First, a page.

In a special meeting on Wednesday, the MPC raised the CBR from 6.25 percent to seven percent, a move that Standard Chartered Head of Regional Research for Africa Razia Khan interprets to mean a willingness by the Central Bank of Kenya (CBK) to act.
“Although there had been much talk of the market expecting even more in the way of tightening, we think the market will react overwhelmingly favourably to this decision,” she emphasised.
CBK has in recent months come under fire for its reluctance to take bold actions that could help rein in the shilling which has been on a free fall touching all-time lows of Sh95.65 to the dollar last week.
The market has been demanding signals that could restore confidence in the markets but this has not been forthcoming.
However, Khan explained that Wednesday’s statement from the CBK which sought to explain the developments in the economy against which the committee was basing its decisions on, would hopefully give directions to the market.
“The key here is not just the extent of tightening, but the broader backdrop explaining the basis for current and future interest rate decisions,” the economist added.
The highlighted developments included the fact that oil prices seem to be on the decline as are food prices which might come down on the back of improved weather conditions.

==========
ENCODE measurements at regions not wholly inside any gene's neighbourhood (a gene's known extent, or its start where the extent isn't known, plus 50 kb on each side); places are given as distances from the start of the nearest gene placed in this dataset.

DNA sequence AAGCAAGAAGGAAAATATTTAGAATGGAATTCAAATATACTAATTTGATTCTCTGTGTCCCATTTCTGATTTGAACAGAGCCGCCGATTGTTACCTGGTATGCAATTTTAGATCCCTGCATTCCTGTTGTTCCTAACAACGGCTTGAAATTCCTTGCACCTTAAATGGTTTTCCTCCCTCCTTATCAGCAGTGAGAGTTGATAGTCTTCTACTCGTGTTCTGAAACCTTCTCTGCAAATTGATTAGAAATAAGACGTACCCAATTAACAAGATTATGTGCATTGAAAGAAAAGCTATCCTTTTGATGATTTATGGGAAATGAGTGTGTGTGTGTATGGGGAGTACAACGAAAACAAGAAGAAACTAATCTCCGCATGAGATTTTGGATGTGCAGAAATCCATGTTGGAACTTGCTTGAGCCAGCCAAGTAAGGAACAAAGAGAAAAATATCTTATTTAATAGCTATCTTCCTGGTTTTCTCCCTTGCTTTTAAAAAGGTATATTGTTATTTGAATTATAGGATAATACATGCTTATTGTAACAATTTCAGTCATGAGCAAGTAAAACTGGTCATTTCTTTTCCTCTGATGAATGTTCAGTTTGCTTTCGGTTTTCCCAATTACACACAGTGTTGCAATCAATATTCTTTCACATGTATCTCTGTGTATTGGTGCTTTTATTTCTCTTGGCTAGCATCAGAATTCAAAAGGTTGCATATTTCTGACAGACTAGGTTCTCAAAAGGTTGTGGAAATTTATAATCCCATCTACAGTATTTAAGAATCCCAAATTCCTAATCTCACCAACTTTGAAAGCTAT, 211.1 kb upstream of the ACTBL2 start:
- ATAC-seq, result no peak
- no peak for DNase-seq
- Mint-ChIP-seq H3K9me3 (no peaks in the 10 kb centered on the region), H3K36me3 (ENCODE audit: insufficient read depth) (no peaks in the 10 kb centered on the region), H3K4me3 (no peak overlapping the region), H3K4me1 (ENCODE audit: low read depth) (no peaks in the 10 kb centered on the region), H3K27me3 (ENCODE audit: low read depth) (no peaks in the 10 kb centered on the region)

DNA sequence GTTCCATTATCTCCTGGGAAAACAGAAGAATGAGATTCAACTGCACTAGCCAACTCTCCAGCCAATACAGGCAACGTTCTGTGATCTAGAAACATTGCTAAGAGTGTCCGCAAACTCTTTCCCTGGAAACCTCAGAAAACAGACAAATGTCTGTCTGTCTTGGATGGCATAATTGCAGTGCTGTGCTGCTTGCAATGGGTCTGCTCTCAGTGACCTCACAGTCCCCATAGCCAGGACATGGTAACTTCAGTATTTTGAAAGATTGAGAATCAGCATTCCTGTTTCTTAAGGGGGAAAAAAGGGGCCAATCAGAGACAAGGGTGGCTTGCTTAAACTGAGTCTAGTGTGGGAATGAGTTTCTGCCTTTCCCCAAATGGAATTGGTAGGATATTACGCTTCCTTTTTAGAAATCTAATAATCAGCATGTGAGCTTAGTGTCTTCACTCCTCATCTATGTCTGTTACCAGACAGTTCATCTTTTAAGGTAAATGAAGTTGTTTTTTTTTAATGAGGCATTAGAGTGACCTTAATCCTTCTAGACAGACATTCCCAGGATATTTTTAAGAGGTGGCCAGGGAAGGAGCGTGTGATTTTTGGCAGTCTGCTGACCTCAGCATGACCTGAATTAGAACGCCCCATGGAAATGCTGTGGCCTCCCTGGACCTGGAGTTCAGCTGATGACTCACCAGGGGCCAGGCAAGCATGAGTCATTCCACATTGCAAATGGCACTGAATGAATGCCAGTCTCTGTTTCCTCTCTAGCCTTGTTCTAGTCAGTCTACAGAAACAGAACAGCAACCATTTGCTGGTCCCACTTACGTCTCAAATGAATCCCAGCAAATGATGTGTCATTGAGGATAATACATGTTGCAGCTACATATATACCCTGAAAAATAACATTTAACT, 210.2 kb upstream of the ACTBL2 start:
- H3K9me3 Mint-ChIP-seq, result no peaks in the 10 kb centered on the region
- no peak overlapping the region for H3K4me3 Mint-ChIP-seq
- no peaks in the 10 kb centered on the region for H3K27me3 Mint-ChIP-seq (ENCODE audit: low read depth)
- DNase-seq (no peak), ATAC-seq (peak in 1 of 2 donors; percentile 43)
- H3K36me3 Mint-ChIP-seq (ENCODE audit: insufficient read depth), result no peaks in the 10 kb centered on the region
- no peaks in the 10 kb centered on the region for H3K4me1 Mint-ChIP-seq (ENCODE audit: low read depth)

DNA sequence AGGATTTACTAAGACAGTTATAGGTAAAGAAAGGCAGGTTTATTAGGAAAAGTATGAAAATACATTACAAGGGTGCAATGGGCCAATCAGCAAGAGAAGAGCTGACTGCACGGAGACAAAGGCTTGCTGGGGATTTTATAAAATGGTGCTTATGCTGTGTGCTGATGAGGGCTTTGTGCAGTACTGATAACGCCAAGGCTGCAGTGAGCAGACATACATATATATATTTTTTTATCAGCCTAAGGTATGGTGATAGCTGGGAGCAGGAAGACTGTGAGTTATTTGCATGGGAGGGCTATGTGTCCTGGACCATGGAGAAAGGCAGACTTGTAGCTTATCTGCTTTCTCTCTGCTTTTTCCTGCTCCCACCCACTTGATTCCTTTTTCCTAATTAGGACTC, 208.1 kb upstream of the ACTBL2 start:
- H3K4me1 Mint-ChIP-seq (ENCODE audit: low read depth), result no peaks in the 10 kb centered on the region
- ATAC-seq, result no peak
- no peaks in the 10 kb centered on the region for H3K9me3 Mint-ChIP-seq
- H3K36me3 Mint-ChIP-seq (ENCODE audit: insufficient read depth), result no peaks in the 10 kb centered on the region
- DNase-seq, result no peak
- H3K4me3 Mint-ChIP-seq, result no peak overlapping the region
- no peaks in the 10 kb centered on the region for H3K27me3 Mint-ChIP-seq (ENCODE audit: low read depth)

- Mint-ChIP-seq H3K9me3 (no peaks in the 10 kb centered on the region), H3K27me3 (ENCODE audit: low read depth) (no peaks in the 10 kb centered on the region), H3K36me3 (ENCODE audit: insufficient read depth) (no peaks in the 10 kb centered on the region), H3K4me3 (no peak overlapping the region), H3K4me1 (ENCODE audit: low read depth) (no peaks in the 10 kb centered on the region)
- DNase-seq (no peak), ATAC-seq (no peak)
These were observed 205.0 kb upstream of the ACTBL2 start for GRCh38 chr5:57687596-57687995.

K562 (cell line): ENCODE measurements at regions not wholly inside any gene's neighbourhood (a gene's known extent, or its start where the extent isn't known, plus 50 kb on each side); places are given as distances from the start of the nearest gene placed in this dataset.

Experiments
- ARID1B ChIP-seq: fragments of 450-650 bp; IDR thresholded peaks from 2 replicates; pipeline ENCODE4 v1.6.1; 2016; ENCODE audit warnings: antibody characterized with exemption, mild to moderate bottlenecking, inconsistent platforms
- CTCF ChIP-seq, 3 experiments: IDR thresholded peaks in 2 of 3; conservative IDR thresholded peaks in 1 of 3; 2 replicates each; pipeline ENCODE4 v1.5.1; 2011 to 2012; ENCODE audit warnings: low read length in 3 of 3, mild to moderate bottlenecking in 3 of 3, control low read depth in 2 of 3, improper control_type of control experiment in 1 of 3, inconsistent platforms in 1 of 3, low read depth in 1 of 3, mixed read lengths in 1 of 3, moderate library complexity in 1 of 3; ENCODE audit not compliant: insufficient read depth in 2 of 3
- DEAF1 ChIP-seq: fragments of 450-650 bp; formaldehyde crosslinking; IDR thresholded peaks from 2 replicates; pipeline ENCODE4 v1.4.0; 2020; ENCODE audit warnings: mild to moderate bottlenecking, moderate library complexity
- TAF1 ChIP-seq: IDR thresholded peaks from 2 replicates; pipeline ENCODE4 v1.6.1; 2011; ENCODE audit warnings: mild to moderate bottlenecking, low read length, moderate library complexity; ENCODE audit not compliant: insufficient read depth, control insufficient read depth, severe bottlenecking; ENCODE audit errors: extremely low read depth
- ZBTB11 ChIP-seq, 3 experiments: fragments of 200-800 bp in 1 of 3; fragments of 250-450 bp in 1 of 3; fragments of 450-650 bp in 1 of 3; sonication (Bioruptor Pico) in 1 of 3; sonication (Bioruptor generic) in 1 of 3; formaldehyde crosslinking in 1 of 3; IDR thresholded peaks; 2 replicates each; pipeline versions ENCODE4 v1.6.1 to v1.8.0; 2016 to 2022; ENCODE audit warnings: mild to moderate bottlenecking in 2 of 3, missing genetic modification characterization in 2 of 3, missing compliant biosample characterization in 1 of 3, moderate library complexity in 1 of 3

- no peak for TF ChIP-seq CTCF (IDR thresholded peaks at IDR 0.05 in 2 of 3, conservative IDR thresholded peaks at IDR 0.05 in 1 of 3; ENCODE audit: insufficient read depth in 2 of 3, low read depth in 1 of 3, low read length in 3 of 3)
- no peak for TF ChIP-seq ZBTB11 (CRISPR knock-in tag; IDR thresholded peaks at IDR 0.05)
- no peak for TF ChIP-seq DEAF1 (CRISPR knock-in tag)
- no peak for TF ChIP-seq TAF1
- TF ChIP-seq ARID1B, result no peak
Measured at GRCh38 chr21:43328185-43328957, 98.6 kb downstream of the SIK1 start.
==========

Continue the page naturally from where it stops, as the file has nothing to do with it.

Should this happen then, the inflationary pressures are expected to ease and this could also be reflected in the exchange rate. Additional measures will however be need to reverse the trend on the currency and support it so that it can stabilise.
“This is important as it will underscore to markets the authorities’ willingness to take action when needed. The ability of monetary policy to impact exogenous shocks such as food prices was always in doubt – as the CBK rightly points out – but the statement makes it clear that policy will in the future react to what it can influence. This should help boost market confidence going forward,” Khan offered.
In it’s statement, the CBK admitted that it flattered particularly when it came to the overnight discount window rate resulting in confusion regarding the use of the rate as a signal of monetary policy.
“The Committee noted that some of its earlier reactions to the crisis had failed to deliver stability and that they were even interpreted adversely. The market reactions were equally perverse,” read the statement from the MPC Chairman Prof Njuguna Ndung’u.
However, the committee was quick to assure that this would be corrected in future policy decisions, with clearer guidelines issued.
“This re-introduces a much needed level of predictability into policymaking, and should be welcomed by all participants,” Khan commented.
Further the forex rate can expect some support from the issued infrastructure bond targeting the Diaspora, financing from the International Monetary Fund and the possibility of floating a Eurobond.
For a team that was accused of flattering and issuing half-hearted policy stances, the economist seemed to give a thumps up saying that this time round, the decisions arrived at were a clear signal to the market.
“The move is more measured than it is panicked – there is plenty more to the statement than the policy decision alone. Market participants would do well to read that closely,” she summed up her observations.